Thermaltake Argent M5 and MB1 Review
Published: 9th March 2021 | Source: Thermaltake | Price: |
When we first received our review samples of the Thermaltake Argent range we put them on the to-do pile and assumed that the M5 mice are identical but for the connection method. In a lot of ways that's true, but there are a couple of differences.
Firstly let's deal with the easiest of the three to review, the MB1 Mouse Bungee. We know that many people consider the idea of something that lifts your cable off the desk a bit of an extravagance, but it's one of those products you have to experience to truly grasp the benefit and once you do there is no going back. You don't appreciate how much your cable drags or gets occasionally tangled up in the things on your desk until it isn't. When you've got the same amount of cable between your mouse and a fixed point it allows you to be more accurate thanks to extra consistency. The mouse moves the same every time you grab it. If you prefer the reliability of a wired mouse you owe it to yourself to get a bungee, and the weight, large non-slip base and lighting on the Thermaltake MB1 make it an excellent choice.
Both Argent M5 mice have chunky designs. The first thing that grabs you is how meaty it feels in the hand. If you've ever found yourself bemoaning mouse designs which are aimed more at looking sleek in a photograph or advertising than they are at being good to play with, then you'll appreciate the chunkiness of the M5 chassis. It's a true ambidextrous design with buttons on both sides and no curve at all. Given how few genuinely ambidextrous mice exist - a lot of 'straight sided' designs only have buttons on one side - the Thermaltake M5 is already in select company. The metal scroll wheel is another string to the chunky armoury of the M5 and a fairly rare appearance on a mouse.
Externally both mice are the same, even down to the USB Micro-B connection/charging method. Dig a tiny bit deeper though and the scales do tip a little bit in favour of the wired version of the Argent M5. Underneath, as you've seen in our photos, the wired M5 has an underglow effect missing from the wireless model. We're not entirely sure why the wireless model hasn't got this as the battery life is excellent - we got three days full use from a full charge with everything turned up to the stops - and we'd happily give up ten hours or so of that life to get the full lighting effects available on the regular wired M5. Beneath the skin Thermaltake have also used different sensors on the M5 pair. The wireless one has the PixArt PMW-3335, a good 16000 DPI 40G sensor that performs well enough for most people's needs. The wired M5 though goes with the higher model in the PixArt range, the PMW-3389. If you've even been casually interested in gaming mice you'll have heard of the PMW-3389, such is its fame and prowess.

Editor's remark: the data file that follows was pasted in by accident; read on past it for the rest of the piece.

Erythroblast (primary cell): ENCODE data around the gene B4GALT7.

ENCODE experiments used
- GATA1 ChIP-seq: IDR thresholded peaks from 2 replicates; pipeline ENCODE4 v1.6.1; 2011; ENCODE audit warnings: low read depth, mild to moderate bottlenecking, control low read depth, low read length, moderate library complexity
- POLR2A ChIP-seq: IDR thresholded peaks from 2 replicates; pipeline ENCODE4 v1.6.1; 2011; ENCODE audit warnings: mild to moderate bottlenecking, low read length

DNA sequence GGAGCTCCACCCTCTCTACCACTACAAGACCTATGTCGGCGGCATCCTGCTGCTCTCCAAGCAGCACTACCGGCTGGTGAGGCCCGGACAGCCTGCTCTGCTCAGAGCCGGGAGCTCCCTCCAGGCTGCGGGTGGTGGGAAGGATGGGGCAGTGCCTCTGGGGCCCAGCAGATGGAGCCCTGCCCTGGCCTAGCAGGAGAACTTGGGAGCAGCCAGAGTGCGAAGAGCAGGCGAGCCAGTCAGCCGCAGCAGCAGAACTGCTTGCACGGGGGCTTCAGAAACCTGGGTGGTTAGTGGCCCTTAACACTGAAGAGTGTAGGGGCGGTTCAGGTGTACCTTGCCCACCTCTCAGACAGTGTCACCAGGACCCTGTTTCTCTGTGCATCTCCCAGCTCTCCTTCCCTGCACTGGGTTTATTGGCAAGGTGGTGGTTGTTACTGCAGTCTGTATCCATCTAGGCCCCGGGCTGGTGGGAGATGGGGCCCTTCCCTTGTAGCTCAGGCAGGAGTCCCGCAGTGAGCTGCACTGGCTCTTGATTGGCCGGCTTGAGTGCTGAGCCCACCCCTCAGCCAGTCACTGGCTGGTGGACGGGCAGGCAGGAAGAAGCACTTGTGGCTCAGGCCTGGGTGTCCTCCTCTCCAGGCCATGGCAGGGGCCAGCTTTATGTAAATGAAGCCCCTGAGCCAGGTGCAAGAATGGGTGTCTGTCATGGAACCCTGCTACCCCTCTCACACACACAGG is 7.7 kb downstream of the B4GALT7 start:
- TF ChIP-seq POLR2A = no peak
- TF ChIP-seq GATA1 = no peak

In the end we're left wondering why, if the lighting, connection and sensor type is different they are both called the Argent M5. You'd have to seriously want wireless capability to choose it over it's wired stablemate, given that the wired M5 has better lighting and a better sensor.
If it was our money we'd go with the wired Argent M5 and use the Argent MB1 to give us that pseudo-wireless feeling in use, but both of the new additions to the Thermaltake range are good options, particularly if you want an ambidextrous mouse or one that's chunkier than most, and they win our OC3D Gamers Choice Award.